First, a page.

Saturday, September 3, 2011

How I Wound Up Running Lubuntu 11.04

Last Friday, my new ThinkPad arrived, a T420i to replace my beloved T43. The T43 was running strong, but I was starting to get nervous about a catastrophic crash becoming more probable as the machine grew older. Plus, I was ready for a more contemporary machine that had a solid state drive and a built-in web cam.

Obviously, I couldn’t get a ThinkPad without Windows, but my goal was to never actually boot the machine into Windows. The first time I booted Linux Mint off of a USB, I missed the boot menu and saw a few seconds of the Windows boot-up routine, but I quickly restarted the machine and it never loaded Windows again.

Despite loving Xubuntu, I wanted an Xfce desktop on a distro that was rolling, so I wouldn’t have to deal with updating to new distro versions every few years. I planned to run the Xfce version of Linux Mint Debian on the new machine, but after getting Linux Mint Debian running, I soon realized it ran horribly. Thunar would freeze on its first open for a good 30 seconds before it was usable. Chromium and Chrome both always crashed the first time they were opened. There were lots of beeps I couldn’t seem to disable. Despite the new machine, it felt like a huge step down from my old machine running Xubuntu 10.04. Linux Mint Debian installed like a dream, though. It was painless. And it looked beautiful. I just wish it had run a little more smoothly.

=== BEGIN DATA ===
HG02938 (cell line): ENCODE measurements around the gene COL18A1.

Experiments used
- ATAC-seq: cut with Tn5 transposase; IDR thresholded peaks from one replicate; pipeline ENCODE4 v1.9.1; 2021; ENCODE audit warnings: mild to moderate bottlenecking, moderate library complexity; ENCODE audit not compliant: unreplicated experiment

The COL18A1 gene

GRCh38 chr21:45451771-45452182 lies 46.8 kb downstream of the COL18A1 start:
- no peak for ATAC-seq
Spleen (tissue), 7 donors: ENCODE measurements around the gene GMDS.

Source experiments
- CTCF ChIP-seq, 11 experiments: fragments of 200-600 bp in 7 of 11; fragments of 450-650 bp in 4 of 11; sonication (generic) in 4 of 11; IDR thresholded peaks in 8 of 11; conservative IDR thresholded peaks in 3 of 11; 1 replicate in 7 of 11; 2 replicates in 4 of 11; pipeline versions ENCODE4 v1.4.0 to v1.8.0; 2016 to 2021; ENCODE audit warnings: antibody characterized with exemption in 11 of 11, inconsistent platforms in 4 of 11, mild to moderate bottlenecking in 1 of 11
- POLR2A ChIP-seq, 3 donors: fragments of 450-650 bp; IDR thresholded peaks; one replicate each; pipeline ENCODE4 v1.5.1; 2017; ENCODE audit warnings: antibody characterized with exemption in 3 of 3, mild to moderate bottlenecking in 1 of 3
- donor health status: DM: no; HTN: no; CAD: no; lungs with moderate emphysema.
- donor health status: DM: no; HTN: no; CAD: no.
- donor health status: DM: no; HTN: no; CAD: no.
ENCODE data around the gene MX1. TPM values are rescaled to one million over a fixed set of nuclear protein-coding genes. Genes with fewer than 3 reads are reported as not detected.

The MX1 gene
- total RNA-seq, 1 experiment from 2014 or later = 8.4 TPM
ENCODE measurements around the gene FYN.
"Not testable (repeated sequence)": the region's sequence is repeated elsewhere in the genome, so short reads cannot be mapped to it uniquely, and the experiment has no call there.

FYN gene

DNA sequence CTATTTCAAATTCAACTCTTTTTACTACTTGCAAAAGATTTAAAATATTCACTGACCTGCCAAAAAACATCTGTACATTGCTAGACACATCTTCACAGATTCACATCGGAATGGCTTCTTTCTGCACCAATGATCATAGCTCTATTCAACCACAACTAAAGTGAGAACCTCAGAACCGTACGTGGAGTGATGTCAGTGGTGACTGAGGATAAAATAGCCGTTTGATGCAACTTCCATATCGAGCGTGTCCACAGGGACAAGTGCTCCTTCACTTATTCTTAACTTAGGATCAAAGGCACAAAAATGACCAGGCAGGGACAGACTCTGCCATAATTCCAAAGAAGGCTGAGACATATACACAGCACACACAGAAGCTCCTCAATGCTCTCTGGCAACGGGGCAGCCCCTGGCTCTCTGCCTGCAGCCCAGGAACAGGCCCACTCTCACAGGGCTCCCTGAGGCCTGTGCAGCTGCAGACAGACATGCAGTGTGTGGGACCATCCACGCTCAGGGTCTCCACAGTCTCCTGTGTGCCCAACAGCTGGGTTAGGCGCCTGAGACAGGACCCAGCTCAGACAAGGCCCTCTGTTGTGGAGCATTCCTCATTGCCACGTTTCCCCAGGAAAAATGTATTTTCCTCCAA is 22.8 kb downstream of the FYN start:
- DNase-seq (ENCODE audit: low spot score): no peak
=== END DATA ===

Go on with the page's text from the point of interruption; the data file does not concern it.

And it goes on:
With Linux Mint Debian Edition ruled out, I moved onto Sabayon, which is based on Gentoo. That also installed painlessly, but it had a bit of a lag I found disconcerting, especially in Thunar. Also, the package manager didn’t make sense to me. It was an interesting and beautiful desktop, but it didn’t feel quite right to me, but I might try it again at another point.

From there, I decided to try OpenSUSE. I couldn’t figure out how to download the Xfce version so I decided to try the LXDE version. Installing OpenSUSE was more complicated. It didn’t recognize my wireless card, even after downloading what I thought were the correct drivers. I enabled the Tumbleweed repository, which basically turns SUSE into a rolling release. Once I updated everything, I got a 3.something kernel that supported my wireless card (SUSE was only one kernel version behind, in terms of a kernel that supported my wireless card). But I couldn’t figure out how to handle updates in SUSE. I’m still not clear on the difference between the YaST graphical package manager and the command line zypper one. I also wasn’t sure how to handle package priority. Tumbleweed seemed like a mistake for someone like me, a new OpenSUSE user. Looking back, I should have just downloaded one kernel ahead to get my wireless working and stayed on 11.4 for a while.

Using OpenSUSE, though, I realized I really liked the LXDE desktop. It was like Xfce, only more spartan. But I couldn’t find an LXDE application launcher. So I downloaded the Xfce application finder and bound it to the Super-space key to summon it, which was exactly what I had done with Xubuntu. Suddenly, I really loved LXDE. But my own OpenSUSE package mismanagement left the desktop kind of borked. While I liked SUSE, I needed a desktop I could get up and running quickly, as the weekend was rapidly ending.